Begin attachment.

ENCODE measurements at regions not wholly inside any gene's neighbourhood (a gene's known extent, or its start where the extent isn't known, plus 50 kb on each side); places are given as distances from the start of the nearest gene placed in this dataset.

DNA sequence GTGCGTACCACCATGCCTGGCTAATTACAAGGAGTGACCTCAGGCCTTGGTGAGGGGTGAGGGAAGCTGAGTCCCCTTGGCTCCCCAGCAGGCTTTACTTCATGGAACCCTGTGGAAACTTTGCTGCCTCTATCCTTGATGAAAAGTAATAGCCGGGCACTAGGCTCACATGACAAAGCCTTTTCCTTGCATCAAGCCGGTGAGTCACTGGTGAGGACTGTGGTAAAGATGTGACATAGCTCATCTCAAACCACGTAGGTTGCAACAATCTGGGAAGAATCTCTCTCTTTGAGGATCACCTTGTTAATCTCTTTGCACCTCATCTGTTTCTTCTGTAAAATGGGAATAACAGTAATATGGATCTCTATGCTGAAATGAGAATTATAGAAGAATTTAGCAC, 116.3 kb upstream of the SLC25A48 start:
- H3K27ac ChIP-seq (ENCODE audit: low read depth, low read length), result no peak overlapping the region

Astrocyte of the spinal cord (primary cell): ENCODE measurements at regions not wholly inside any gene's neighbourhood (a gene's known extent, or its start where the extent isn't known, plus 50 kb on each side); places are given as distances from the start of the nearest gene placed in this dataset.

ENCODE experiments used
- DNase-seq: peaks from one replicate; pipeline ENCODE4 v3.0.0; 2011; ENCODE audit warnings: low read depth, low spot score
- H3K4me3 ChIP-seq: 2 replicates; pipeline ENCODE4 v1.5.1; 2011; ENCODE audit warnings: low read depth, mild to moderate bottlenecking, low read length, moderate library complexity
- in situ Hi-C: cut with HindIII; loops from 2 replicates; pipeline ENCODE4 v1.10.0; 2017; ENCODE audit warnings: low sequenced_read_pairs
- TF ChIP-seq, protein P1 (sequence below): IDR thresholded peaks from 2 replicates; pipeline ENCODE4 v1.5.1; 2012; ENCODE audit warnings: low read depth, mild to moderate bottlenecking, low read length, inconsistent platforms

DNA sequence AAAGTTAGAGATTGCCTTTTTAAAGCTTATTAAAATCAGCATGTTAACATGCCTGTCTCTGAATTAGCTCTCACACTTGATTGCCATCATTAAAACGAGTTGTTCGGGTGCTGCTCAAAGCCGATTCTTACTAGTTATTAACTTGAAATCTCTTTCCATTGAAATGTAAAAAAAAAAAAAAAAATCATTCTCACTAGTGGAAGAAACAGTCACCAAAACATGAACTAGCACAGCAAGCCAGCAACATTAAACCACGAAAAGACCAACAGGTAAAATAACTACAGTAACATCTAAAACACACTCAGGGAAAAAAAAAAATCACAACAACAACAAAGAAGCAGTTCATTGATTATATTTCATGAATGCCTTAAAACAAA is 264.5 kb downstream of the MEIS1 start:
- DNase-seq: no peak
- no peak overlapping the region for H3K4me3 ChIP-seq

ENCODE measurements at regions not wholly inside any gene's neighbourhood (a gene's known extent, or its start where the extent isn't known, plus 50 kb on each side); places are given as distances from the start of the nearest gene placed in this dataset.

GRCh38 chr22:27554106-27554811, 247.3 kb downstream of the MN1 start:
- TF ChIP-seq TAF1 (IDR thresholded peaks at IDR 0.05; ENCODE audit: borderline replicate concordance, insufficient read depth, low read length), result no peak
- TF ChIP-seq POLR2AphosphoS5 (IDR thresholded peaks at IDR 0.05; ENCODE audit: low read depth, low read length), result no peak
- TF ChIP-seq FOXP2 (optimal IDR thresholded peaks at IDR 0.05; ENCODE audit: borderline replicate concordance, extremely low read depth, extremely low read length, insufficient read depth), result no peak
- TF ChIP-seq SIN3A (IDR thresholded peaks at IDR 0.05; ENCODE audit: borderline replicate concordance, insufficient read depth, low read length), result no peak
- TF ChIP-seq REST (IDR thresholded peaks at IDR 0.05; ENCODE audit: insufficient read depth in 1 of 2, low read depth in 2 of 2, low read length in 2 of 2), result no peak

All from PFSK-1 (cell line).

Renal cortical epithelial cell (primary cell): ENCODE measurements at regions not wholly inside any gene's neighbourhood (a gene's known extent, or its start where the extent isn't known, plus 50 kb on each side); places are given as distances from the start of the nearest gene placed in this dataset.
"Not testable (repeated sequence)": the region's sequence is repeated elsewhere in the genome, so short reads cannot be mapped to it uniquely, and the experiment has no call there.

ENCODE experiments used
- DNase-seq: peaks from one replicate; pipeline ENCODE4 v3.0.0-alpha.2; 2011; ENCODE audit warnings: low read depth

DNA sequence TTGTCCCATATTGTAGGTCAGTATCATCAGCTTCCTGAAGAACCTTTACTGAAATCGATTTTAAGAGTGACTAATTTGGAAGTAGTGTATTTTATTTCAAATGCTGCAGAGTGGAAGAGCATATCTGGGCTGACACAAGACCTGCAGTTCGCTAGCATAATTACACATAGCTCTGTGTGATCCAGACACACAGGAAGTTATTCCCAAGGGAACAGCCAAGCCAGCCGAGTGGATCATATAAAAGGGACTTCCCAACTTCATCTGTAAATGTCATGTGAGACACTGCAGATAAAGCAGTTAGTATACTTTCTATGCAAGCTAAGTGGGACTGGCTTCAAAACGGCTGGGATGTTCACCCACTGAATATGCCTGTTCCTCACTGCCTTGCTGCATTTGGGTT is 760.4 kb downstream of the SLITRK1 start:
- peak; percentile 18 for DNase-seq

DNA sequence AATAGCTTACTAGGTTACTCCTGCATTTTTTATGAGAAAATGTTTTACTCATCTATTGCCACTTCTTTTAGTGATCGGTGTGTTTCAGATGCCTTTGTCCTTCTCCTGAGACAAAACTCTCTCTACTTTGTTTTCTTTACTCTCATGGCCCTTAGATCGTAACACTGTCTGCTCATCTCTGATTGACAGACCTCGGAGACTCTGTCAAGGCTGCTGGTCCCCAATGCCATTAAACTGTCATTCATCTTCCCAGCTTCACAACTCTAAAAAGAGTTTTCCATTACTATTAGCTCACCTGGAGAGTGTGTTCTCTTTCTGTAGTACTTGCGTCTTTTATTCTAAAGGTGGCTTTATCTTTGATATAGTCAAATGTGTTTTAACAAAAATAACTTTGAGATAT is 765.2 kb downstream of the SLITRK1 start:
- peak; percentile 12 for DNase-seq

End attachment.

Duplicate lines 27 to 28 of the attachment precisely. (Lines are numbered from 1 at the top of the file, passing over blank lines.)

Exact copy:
DNA sequence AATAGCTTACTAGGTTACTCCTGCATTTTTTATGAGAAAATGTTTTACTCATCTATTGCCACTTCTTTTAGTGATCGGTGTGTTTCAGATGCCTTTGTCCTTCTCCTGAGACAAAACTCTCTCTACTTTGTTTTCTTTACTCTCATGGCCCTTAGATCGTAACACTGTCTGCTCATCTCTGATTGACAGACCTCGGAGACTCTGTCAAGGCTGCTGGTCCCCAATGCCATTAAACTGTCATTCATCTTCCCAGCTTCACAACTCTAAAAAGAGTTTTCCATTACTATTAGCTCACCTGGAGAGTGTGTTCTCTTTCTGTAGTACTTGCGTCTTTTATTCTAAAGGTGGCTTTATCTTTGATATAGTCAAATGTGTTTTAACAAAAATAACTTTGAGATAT is 765.2 kb downstream of the SLITRK1 start:
- peak; percentile 12 for DNase-seq